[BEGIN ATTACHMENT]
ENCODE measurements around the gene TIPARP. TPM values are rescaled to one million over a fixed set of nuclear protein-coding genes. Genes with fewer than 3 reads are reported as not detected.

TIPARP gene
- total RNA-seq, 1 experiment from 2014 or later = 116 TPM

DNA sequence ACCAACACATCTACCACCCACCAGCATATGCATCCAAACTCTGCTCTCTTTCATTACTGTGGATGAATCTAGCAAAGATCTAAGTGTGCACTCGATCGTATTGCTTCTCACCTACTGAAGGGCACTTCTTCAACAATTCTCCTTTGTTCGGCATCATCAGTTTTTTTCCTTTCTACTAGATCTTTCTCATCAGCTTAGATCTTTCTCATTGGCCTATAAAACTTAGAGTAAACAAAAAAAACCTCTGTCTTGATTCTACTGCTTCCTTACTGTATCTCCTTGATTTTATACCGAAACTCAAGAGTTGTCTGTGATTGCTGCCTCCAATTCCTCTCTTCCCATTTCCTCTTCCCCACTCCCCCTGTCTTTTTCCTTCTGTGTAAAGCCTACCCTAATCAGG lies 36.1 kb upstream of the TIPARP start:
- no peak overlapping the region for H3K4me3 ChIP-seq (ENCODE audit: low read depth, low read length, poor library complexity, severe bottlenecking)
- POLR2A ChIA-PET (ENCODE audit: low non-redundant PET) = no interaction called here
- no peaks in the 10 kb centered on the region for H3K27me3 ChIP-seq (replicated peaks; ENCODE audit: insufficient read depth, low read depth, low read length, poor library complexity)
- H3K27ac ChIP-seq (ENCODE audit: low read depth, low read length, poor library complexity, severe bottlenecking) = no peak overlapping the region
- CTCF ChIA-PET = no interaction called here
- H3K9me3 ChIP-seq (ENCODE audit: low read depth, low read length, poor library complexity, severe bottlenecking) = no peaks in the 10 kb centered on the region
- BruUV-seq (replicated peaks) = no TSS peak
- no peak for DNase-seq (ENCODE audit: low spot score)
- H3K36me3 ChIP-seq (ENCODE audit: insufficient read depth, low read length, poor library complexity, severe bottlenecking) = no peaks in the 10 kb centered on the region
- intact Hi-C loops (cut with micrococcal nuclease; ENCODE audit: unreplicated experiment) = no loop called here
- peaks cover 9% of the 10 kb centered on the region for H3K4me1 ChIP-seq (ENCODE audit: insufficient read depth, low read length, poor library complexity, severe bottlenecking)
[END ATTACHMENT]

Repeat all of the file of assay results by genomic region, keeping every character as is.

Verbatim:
ENCODE measurements around the gene TIPARP. TPM values are rescaled to one million over a fixed set of nuclear protein-coding genes. Genes with fewer than 3 reads are reported as not detected.

TIPARP gene
- total RNA-seq, 1 experiment from 2014 or later = 116 TPM

DNA sequence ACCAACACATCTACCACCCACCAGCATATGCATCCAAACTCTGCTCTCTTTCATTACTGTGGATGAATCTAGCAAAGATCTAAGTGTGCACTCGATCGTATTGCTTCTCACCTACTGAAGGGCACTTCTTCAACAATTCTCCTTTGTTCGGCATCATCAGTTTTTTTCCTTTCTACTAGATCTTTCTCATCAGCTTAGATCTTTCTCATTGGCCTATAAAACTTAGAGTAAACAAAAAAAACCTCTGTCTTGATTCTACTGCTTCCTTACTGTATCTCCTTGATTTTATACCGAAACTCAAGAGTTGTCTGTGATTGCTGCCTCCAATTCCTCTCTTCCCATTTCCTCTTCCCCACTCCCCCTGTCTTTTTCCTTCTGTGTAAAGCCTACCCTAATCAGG lies 36.1 kb upstream of the TIPARP start:
- no peak overlapping the region for H3K4me3 ChIP-seq (ENCODE audit: low read depth, low read length, poor library complexity, severe bottlenecking)
- POLR2A ChIA-PET (ENCODE audit: low non-redundant PET) = no interaction called here
- no peaks in the 10 kb centered on the region for H3K27me3 ChIP-seq (replicated peaks; ENCODE audit: insufficient read depth, low read depth, low read length, poor library complexity)
- H3K27ac ChIP-seq (ENCODE audit: low read depth, low read length, poor library complexity, severe bottlenecking) = no peak overlapping the region
- CTCF ChIA-PET = no interaction called here
- H3K9me3 ChIP-seq (ENCODE audit: low read depth, low read length, poor library complexity, severe bottlenecking) = no peaks in the 10 kb centered on the region
- BruUV-seq (replicated peaks) = no TSS peak
- no peak for DNase-seq (ENCODE audit: low spot score)
- H3K36me3 ChIP-seq (ENCODE audit: insufficient read depth, low read length, poor library complexity, severe bottlenecking) = no peaks in the 10 kb centered on the region
- intact Hi-C loops (cut with micrococcal nuclease; ENCODE audit: unreplicated experiment) = no loop called here
- peaks cover 9% of the 10 kb centered on the region for H3K4me1 ChIP-seq (ENCODE audit: insufficient read depth, low read length, poor library complexity, severe bottlenecking)